Arete

The idea came to him while reading Ovid.

Suddenly, he thought the poet had not been ambitious enough. 

Yes, Ovid had written a history of the world beginning with the deepest lore of Greek mythology up to the deification of Caesar—but so much felt glossed over. There were so many corners cut. 

So this would be his answer to Ovid: a new translation from the Latin, but interspersed with his own translations of Homer. But he would introduce his own verse as well. When Ovid got to the Trojan War and glossed over nine years worth of battles, he would layer in new stories of the heroes, then connect wholesale to the Iliad, then keep going. An entire verse history of the Western world, calling on all the great poets. Link up and hold hands with Virgil. Then compose a whole new epic based on Gibbon for the fall of Rome. Thousands of new lines to cover the Dark Ages. Meet up with Beowulf, sure. Why not? The poetry would come alive again with the Renaissance. There would be cantos for each great artist, each great thinker. Traipse from Michelangelo all the way to Shakespeare and then Newton—Locke, Descartes, Roseau. A whole epic for the Age of Reason. Who should be the heroes for the conquest of the Americas? Surely a war poem for Washington, but he’d need others in between. No matter, he could shift focus as liberally as Ovid himself did. Eventually, he’d reach the apex of human conflict—an epic beyond all previous epics for World War II. Then treat the Cold War with the same sort of muted meter he had the Dark Ages. Weave that into the doldrums of the early twenty-first century, through plague and corruption.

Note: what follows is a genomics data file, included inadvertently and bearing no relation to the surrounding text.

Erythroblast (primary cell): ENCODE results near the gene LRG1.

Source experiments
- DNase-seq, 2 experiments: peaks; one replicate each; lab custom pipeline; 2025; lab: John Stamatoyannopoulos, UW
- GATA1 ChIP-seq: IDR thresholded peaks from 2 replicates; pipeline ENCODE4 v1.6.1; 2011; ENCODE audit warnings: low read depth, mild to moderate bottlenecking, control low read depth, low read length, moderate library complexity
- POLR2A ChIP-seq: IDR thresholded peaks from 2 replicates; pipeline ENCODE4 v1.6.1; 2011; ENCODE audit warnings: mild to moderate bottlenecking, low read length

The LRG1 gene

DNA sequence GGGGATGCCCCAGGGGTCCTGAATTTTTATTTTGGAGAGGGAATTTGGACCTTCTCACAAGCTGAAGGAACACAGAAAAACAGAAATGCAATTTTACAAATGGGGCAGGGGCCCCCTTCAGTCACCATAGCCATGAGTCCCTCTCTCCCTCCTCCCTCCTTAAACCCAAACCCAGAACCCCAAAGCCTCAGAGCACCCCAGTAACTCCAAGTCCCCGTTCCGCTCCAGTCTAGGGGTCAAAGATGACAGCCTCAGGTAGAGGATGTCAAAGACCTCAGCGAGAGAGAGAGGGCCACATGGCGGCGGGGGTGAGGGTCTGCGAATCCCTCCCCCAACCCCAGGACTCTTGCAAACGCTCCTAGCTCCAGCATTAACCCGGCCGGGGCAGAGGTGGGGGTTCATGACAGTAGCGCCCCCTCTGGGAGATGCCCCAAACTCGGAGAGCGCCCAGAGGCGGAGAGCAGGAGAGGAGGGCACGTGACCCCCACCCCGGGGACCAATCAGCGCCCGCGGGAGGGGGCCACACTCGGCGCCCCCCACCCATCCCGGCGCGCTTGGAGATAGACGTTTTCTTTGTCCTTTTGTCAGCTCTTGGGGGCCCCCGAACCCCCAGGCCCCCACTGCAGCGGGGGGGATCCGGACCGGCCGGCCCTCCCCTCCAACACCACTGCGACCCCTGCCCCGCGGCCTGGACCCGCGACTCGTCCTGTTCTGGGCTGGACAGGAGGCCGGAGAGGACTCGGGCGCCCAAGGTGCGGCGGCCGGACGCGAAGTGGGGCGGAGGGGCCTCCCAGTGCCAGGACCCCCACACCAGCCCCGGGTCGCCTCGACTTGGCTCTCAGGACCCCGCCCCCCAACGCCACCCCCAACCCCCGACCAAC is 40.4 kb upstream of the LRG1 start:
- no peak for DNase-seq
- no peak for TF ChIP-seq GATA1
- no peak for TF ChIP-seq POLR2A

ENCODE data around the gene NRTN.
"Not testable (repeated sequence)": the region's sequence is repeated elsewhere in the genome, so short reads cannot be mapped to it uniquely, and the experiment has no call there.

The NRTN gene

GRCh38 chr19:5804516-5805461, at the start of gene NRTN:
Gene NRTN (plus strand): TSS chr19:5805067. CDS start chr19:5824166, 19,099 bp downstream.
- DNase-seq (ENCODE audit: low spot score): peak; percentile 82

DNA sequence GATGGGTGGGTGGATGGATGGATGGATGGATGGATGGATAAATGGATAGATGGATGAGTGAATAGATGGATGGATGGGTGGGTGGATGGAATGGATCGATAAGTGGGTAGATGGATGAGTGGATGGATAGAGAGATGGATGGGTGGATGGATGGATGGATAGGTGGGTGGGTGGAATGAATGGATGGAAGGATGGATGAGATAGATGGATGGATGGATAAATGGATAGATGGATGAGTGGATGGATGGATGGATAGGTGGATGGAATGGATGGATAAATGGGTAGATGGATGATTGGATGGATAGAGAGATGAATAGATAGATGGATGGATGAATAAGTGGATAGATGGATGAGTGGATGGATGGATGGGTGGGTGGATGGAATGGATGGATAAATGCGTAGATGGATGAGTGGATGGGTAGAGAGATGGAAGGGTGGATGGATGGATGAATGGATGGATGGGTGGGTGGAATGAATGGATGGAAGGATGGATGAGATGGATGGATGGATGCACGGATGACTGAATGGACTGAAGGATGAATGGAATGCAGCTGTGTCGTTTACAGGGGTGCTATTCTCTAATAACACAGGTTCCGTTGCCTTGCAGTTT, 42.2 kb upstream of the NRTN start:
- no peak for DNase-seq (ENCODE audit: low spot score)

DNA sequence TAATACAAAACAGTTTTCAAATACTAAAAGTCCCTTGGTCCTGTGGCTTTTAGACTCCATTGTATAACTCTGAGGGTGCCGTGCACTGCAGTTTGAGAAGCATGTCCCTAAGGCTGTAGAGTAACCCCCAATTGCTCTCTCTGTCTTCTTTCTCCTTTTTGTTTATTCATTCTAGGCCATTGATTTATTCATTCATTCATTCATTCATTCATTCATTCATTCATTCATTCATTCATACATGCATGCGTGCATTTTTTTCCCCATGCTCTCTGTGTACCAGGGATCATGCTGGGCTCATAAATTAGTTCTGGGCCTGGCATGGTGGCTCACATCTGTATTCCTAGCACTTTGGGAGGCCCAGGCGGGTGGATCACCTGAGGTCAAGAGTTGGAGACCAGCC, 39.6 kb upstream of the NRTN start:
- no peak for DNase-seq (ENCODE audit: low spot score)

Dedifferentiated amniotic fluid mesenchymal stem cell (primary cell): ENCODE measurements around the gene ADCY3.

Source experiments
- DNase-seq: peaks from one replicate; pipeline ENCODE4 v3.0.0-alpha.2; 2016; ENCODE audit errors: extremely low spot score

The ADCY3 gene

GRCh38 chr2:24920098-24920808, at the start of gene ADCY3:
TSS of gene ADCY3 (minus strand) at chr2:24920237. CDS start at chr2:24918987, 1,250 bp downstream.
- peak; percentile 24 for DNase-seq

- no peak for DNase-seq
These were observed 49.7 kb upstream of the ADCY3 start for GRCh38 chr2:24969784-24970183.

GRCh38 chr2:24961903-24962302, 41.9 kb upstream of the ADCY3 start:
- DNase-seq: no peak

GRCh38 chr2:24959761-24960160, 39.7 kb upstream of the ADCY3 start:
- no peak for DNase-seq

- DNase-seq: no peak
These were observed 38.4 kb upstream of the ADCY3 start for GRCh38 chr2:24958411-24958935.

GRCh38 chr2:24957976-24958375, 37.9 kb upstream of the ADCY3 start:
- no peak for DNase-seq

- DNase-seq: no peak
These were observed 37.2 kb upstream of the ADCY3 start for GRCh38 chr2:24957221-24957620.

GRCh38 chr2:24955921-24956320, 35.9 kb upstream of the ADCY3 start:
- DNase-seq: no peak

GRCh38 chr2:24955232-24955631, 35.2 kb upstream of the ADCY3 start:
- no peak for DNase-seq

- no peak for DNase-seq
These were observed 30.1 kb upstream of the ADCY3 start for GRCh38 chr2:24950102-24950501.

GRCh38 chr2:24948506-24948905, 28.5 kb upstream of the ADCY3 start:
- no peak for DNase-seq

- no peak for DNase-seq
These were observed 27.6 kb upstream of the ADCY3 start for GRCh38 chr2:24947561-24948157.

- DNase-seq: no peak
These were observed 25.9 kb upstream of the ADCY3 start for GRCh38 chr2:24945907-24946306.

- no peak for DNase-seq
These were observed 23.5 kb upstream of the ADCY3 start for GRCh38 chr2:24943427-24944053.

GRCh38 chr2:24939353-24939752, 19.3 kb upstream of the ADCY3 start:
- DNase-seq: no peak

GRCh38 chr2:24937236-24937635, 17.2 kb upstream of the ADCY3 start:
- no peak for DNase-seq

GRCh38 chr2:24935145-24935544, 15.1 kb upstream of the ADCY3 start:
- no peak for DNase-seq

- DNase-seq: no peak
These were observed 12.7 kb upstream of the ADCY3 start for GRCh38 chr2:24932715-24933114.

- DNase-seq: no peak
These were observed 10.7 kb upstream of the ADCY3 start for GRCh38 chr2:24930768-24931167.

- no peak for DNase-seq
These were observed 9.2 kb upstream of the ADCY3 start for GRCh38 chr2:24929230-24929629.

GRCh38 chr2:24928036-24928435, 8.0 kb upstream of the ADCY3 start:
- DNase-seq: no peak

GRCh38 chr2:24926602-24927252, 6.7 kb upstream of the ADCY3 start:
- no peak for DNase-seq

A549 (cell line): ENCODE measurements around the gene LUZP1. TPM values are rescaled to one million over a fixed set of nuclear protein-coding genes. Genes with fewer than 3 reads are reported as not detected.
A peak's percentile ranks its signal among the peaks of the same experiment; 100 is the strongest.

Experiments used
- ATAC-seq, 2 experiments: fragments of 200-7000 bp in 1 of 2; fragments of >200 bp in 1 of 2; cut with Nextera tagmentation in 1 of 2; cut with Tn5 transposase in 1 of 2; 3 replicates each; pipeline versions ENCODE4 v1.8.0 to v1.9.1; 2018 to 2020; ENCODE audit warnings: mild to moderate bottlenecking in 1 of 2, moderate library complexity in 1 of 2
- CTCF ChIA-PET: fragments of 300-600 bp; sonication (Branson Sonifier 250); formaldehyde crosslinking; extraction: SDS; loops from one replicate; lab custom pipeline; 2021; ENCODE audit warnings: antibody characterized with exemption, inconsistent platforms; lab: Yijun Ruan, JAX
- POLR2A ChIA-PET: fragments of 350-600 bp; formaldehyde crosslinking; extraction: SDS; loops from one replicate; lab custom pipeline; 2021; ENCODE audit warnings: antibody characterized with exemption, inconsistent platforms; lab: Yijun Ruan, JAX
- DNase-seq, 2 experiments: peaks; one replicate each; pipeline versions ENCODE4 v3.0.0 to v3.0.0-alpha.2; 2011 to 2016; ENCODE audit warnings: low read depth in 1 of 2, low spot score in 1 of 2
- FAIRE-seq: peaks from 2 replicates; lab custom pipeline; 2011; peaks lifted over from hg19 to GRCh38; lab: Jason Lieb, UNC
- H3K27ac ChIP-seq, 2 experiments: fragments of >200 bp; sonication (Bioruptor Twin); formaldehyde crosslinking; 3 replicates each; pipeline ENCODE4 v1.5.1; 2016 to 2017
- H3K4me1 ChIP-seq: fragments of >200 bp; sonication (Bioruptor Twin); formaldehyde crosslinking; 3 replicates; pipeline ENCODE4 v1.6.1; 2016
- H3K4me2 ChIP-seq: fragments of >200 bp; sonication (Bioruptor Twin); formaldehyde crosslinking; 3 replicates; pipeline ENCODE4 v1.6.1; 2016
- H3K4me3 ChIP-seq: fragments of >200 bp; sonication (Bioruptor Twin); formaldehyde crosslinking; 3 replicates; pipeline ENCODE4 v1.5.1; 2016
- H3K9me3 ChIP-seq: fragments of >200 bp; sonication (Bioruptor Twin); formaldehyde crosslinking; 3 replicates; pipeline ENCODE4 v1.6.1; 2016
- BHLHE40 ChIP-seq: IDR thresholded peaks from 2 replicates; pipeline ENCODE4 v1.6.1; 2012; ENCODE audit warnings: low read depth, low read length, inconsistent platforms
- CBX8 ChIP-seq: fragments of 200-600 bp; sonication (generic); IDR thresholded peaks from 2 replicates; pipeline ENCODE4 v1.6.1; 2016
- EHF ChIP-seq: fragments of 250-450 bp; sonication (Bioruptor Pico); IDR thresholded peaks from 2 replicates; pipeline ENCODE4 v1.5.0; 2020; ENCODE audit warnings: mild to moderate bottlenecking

And then…then go further. Beyond his own era, the whole poem would become science fiction. Convert Kim Stanley Robinson to iambic hexameter. He salivated at the prospect of a space battle modeled on Hector’s flight from Achilles. And beyond. Reembrace myth. Follow Superman to the doom of the sun, finally weakening when its rays turn red. 

As he considered the scope of it, he thought constantly of Chaucer and the unfinished Canterbury Tales, but tried to encourage himself. He was a young man, after all. If he could live to ninety, then he had a chance of finishing. There was time. He mapped out a schedule on the wall of his apartment. There would be no room in his life for something so mundane as a job now. He’d have to rely on some kind of public assistance. And Carol and the kids would have to go. Unneeded distractions. 

But he would really have to learn Ancient Greek to get started. 

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